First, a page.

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Wednesday summary: Domitrovic applauds partisanship; Malpass on international conferences; Tamny on creative destruction.

From Forbes, Brian Domitrovic notes the economic damage done by bipartisan deals and the prosperity brought by partisanship.

In The WSJ, David Malpass stresses the need for monetary reform and spending cuts, not unproductive international conferences.

At Forbes, John Tamny explains the dynamism of market competition.

On The Kudlow Report, Sen. John Barasso (WY) arguesObamacare is a jobs killer:

From Market Oracle, Simit Patel suggests the Eurozone crisis will push the monetary system towards gold.

At First Trust, Brian Wesbury argues Germany should withdraw from the euro.

In The WSJ, Todd Buchholz advises the US to avoid a rising-interest rate budget crisis by locking in low rates for 50 or 100 years.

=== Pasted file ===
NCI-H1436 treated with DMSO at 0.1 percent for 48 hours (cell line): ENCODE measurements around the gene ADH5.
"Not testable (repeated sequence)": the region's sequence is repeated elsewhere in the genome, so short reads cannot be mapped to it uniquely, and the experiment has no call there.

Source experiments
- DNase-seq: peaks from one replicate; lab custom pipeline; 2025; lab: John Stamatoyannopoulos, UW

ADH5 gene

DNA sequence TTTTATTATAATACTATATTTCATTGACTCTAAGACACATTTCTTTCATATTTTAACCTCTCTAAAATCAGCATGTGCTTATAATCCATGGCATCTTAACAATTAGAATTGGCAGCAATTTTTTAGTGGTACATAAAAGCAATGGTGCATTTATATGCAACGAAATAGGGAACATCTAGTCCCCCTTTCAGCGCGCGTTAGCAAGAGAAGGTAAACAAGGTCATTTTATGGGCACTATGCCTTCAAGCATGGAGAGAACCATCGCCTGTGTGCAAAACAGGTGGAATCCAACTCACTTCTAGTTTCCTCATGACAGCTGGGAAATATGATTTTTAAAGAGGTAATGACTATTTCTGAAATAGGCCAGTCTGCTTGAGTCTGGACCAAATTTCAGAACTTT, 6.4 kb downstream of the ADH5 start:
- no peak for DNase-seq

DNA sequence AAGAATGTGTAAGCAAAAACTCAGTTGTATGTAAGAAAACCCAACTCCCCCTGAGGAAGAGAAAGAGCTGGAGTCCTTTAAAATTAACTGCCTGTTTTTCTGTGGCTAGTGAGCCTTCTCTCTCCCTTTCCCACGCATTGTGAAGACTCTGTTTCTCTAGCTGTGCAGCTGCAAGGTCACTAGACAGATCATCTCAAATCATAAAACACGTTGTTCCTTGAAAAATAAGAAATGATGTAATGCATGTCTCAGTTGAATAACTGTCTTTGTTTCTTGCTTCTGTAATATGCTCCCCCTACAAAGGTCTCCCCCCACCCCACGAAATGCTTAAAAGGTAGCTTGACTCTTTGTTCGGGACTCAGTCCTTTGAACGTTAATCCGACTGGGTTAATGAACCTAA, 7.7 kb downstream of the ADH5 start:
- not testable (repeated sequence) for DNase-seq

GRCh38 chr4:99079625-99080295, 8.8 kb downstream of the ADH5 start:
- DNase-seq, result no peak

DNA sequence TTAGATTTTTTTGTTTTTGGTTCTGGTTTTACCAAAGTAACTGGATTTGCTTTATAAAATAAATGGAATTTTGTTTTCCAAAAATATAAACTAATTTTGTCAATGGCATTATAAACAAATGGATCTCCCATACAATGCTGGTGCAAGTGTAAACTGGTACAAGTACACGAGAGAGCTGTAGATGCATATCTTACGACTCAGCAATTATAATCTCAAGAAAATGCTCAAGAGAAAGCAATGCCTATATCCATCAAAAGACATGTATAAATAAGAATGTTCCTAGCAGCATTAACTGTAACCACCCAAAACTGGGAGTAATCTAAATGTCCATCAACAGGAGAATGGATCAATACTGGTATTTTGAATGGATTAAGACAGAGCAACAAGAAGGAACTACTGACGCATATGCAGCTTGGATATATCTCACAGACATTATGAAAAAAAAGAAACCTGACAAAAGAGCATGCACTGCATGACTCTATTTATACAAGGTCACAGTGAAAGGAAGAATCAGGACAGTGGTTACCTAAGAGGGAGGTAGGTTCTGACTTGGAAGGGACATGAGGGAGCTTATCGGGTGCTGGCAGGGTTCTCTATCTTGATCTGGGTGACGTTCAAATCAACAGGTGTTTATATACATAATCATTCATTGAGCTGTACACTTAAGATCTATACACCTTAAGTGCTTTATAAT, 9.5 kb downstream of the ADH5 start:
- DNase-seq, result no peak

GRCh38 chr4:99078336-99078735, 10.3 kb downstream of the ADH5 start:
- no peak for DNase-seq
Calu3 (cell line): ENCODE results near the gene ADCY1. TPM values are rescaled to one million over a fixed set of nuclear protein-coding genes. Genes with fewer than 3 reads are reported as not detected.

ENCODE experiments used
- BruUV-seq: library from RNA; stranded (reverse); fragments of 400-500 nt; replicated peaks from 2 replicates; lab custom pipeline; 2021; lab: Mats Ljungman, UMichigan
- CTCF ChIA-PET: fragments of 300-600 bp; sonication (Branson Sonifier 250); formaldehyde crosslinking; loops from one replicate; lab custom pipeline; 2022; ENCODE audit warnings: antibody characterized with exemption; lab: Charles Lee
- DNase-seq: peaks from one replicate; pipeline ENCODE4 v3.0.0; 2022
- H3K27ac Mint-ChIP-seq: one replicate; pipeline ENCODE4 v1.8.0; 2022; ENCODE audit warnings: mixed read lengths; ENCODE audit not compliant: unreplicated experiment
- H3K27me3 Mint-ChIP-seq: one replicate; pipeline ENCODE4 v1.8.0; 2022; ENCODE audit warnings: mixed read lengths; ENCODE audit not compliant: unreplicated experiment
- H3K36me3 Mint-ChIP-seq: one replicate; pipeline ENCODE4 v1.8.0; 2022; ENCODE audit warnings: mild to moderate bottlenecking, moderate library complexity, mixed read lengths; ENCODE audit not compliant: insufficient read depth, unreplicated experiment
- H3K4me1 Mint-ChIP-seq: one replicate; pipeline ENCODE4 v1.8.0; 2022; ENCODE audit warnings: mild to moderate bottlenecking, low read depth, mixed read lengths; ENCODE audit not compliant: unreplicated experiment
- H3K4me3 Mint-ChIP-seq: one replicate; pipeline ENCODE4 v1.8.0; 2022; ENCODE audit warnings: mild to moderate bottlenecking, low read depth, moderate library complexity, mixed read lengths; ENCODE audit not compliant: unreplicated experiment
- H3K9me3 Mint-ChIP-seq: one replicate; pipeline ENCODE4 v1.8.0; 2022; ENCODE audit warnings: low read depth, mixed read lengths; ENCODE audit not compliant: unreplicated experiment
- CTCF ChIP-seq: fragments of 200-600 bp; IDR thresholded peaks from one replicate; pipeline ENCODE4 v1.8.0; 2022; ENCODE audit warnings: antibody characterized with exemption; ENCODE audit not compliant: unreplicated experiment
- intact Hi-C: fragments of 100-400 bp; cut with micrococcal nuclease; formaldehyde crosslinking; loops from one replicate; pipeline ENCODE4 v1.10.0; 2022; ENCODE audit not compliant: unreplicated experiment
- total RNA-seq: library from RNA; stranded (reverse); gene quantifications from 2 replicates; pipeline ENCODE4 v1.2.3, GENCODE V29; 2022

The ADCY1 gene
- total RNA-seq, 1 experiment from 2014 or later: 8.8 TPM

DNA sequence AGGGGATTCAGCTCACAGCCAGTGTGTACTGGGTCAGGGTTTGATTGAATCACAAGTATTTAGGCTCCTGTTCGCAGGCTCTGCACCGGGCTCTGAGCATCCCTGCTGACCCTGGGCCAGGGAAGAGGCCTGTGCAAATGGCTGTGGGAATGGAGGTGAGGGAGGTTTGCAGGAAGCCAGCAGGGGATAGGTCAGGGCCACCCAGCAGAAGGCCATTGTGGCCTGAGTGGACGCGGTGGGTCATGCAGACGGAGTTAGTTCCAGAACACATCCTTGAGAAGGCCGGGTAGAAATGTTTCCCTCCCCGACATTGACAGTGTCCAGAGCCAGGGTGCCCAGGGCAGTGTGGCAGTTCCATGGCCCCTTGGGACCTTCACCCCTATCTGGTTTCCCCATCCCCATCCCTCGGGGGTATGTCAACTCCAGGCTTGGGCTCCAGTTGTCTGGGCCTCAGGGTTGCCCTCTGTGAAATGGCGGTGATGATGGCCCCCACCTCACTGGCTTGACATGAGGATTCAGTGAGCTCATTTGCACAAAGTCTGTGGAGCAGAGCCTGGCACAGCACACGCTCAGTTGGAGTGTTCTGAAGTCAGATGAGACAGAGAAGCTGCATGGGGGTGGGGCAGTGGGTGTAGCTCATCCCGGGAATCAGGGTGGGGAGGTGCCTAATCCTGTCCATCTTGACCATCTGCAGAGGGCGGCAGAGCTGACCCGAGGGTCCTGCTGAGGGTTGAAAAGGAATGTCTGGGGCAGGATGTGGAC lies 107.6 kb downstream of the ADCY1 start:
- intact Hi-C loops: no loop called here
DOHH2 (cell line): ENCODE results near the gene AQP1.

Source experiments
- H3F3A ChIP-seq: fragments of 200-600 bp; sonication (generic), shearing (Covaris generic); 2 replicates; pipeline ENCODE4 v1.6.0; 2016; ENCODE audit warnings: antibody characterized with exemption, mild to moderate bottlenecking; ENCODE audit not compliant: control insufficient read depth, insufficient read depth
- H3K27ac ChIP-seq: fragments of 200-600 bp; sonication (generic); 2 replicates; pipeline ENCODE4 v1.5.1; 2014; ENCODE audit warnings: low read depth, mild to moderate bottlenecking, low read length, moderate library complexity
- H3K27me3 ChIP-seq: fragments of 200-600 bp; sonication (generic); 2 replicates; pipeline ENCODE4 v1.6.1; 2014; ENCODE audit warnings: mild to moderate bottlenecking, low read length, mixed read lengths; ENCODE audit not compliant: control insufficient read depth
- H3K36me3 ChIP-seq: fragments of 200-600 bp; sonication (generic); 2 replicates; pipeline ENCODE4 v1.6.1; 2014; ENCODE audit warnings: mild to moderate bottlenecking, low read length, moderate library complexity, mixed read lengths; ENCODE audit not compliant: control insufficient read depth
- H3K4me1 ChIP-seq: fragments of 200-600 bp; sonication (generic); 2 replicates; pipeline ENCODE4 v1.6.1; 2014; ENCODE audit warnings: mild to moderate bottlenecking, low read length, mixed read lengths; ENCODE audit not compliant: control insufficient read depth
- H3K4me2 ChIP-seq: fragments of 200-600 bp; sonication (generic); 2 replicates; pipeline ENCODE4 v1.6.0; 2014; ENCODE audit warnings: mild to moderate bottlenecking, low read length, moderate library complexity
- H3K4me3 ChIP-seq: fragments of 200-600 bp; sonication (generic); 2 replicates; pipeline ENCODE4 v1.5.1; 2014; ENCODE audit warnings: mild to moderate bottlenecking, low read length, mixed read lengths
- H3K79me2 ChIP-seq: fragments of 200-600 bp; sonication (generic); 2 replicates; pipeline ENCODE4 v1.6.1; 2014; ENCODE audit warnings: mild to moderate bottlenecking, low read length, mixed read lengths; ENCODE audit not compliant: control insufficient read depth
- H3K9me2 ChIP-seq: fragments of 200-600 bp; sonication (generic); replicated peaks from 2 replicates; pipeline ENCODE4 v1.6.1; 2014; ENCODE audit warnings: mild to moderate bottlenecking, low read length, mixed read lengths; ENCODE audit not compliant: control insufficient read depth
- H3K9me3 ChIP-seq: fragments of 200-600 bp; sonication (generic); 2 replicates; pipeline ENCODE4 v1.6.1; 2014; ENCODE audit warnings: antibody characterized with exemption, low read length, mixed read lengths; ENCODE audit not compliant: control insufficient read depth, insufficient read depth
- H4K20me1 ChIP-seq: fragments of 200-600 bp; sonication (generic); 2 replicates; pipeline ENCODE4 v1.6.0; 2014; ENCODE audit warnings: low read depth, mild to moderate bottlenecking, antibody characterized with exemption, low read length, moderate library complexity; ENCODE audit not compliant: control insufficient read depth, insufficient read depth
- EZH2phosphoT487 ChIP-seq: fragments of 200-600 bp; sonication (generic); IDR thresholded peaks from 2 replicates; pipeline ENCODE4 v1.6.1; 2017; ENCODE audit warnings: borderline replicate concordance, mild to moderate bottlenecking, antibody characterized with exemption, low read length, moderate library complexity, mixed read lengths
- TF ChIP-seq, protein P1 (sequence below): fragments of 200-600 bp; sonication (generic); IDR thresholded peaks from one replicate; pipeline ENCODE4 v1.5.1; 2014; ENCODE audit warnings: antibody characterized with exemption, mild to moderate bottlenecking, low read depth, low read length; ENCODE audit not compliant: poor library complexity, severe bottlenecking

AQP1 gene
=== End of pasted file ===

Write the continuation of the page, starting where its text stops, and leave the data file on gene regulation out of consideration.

From AEI, James Pethokoukis rebuts Bloomberg’s suggestion to cut the corporate tax while raising the capital gains tax.

In The WSJ, Stephen Moore highlights a Utah congressional race featuring a black woman Republican.

At Netrightdaily, Bill Wilson critiques Ramesh Ponnuru’s NGDP targeting plan.  

On RCM, Steve Malanga notes that Keynesians don’t want to cut spending during economic contractions orexpansions.

The Atlantic features a chart summarizing world economic history.

In The WSJ, Hillary Clinton advocates normal trade relations with Russia.

Yorktown University features a lecture by Art Laffer.

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